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GM aims to speed up self-driving car development by buying Cruise Automation

GM aims to speed up self-driving car development by buying Cruise Automation

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Cruise Automation

General Motors just announced that it is acquiring Cruise Automation, a San Francisco-based autonomous driving startup founded in 2013. Cruise's West Coast office will remain open, GM says, serving as an R&D facility for self-driving technology while working in concert with engineers at GM's other facilities.

Cruise Automation's brief existence as an independent company has been an interesting one. A graduate of startup incubator Y Combinator, it originally set out to build a retrofit kit that would allow cars already in the market to drive on highways with a high level of autonomy, not unlike what Tesla currently offers with its Autopilot feature. (We even rode in a prototype of the retrofit kit, called RP-1, in 2014.) But the $10,000 add-on — which would've required that buyers bolt a big, sensor-filled bar to the roof of their car — was probably always a tough sell, especially in light of the limitations: the kit was only compatible with a couple Audi models, and would initially only work on certain California highways. "A little over a year ago, we decided to pivot away from that when we discovered that fully driverless technology is a far larger business opportunity, and have been working on that quietly ever since," Cruise co-founder and CEO Kyle Vogt tells me. More recently, Cruise was in the news when one of its development prototypes — a specially fitted Nissan Leaf — was involved in a minor crash in San Francisco during the transition from autonomous to manual control.

GM sees ride-sharing as the big opportunity for autonomous cars

For GM, the acquisition is the latest in a spree of tech-focused announcements and spending, culminating in a recent $500 million investment in Lyft and the launch of Maven, GM's own car-sharing service. As with Ford, GM hasn't been shy about trying to take the future of transportation head-on, even in ways that don't mesh well with the auto industry's traditional business model of selling as many cars as possible: ride-hailing and car-sharing services both seek to put fewer cars on the road, for instance. If legacy automakers are going to be disrupted, the popular saying goes, they want to be the ones doing the disrupting. And with tech giants like Uber and Google charging ahead, they'll need to move fast.

GM has positioned the Lyft investment as a way to get self-driving cabs on the road more quickly, and it seems that the Cruise deal is closely aligned with that goal. "We've been really clear that we see the first large-scale deployment of autonomous vehicles being into a ride-share type of car, so we think that's the right first application," says GM President Dan Ammann. Consumer sales of autonomous cars would be "sometime after that," he says.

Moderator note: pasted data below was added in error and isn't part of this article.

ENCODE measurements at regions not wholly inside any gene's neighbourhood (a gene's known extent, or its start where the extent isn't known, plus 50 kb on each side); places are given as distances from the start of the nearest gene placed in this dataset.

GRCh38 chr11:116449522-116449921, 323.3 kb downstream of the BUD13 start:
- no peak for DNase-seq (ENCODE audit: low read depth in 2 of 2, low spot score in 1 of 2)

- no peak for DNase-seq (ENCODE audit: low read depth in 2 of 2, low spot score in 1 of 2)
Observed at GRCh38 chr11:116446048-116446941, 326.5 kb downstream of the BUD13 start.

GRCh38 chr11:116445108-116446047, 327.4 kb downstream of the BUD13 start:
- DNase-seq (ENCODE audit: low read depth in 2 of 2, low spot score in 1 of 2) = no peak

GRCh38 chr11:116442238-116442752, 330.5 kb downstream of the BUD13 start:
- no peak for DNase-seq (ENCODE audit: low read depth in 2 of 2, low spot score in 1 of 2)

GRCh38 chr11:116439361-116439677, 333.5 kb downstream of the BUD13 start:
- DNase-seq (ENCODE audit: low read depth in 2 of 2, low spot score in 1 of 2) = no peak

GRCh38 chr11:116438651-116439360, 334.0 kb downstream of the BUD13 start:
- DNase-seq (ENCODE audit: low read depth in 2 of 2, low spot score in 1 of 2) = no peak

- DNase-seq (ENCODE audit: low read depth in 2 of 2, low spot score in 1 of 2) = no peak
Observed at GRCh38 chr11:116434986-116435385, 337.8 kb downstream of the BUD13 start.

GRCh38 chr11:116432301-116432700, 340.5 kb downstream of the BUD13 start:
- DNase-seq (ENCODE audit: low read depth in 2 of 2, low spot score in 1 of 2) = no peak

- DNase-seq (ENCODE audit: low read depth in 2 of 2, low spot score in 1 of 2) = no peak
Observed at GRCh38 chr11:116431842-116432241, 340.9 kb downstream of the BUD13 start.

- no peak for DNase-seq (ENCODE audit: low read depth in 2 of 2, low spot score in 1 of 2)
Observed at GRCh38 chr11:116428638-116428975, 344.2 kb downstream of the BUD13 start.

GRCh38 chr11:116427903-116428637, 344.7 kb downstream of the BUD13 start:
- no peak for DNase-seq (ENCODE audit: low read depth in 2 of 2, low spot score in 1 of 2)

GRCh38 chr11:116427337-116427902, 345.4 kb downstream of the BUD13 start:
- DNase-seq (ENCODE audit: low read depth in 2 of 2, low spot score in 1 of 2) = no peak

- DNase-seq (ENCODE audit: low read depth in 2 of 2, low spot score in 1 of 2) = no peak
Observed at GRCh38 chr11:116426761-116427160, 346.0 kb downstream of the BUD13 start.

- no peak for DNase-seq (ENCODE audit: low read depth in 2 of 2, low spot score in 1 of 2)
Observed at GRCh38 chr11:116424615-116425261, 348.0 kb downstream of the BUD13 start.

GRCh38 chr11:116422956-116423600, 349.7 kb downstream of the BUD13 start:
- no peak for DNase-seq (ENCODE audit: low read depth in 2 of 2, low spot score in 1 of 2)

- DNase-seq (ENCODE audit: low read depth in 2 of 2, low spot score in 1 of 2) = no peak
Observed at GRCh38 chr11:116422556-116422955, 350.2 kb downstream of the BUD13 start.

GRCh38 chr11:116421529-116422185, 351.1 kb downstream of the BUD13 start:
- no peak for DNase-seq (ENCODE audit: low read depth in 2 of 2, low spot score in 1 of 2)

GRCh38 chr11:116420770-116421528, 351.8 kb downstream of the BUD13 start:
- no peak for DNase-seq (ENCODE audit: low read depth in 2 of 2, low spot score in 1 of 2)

GM's Dan Ammann (right) poses with Cruise co-founders Daniel Kan and Kyle Vogt.

This isn't GM's first foray into autonomous driving, but it may not be as far along in the development process as it would like. It had originally intended to debut "Super Cruise," its highly automated highway driving feature, on Cadillac models this year — but it recently delayed that launch to 2017. (Interestingly, Ammann tells me that the Cruise Automation acquisition will have "no impact" on the Super Cruise launch, though it stands to reason that the two development efforts would probably converge over time.) And GM product boss Mark Reuss has said on several occasions that he'd be open to partnering with outside firms to make self-driving cars happen. But when I ask Ammann about Reuss' comments, it sounds like the tune may be changing. "I think we have, between what Cruise brings to the table and all the capabilities we have inside of GM, we have a really strong position to rapidly commercialize this technology," Ammann tells me.

"We have a really strong position to rapidly commercialize this technology."

For now, though, we wait. Across the industry, development on self-driving tech is ongoing, and substantial challenges remain: automakers have only recently begun testing in inclement weather, for example, and the regulatory picture is still pretty murky. Beyond Ammann's optimism that this technology is going to be coming quickly, GM isn't making any specific comments today about the timeline.

Terms of the deal, which is expected to close in the second quarter, weren't disclosed, but Re/code reports that the acquisition cost GM "over $1 billion."